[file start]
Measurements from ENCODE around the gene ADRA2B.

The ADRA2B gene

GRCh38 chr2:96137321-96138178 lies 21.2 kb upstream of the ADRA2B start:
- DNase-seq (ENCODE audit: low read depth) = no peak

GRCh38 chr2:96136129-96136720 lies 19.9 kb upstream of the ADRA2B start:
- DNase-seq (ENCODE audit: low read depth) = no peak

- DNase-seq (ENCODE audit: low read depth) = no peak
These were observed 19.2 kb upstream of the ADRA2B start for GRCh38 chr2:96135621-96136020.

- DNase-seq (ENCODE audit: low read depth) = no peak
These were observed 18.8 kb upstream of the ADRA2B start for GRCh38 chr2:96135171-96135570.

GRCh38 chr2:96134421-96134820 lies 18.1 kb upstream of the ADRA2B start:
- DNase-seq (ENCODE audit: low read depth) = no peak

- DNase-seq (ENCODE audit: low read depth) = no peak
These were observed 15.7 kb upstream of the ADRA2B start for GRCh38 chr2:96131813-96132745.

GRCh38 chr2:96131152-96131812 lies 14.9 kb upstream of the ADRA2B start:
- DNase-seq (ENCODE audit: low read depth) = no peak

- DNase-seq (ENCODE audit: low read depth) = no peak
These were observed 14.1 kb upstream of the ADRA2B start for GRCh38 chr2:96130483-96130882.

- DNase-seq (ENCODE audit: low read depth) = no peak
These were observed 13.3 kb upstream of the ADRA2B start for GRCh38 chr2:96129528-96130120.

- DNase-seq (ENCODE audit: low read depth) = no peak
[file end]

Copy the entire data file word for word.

Measurements from ENCODE around the gene ADRA2B.

The ADRA2B gene

GRCh38 chr2:96137321-96138178 lies 21.2 kb upstream of the ADRA2B start:
- DNase-seq (ENCODE audit: low read depth) = no peak

GRCh38 chr2:96136129-96136720 lies 19.9 kb upstream of the ADRA2B start:
- DNase-seq (ENCODE audit: low read depth) = no peak

- DNase-seq (ENCODE audit: low read depth) = no peak
These were observed 19.2 kb upstream of the ADRA2B start for GRCh38 chr2:96135621-96136020.

- DNase-seq (ENCODE audit: low read depth) = no peak
These were observed 18.8 kb upstream of the ADRA2B start for GRCh38 chr2:96135171-96135570.

GRCh38 chr2:96134421-96134820 lies 18.1 kb upstream of the ADRA2B start:
- DNase-seq (ENCODE audit: low read depth) = no peak

- DNase-seq (ENCODE audit: low read depth) = no peak
These were observed 15.7 kb upstream of the ADRA2B start for GRCh38 chr2:96131813-96132745.

GRCh38 chr2:96131152-96131812 lies 14.9 kb upstream of the ADRA2B start:
- DNase-seq (ENCODE audit: low read depth) = no peak

- DNase-seq (ENCODE audit: low read depth) = no peak
These were observed 14.1 kb upstream of the ADRA2B start for GRCh38 chr2:96130483-96130882.

- DNase-seq (ENCODE audit: low read depth) = no peak
These were observed 13.3 kb upstream of the ADRA2B start for GRCh38 chr2:96129528-96130120.

- DNase-seq (ENCODE audit: low read depth) = no peak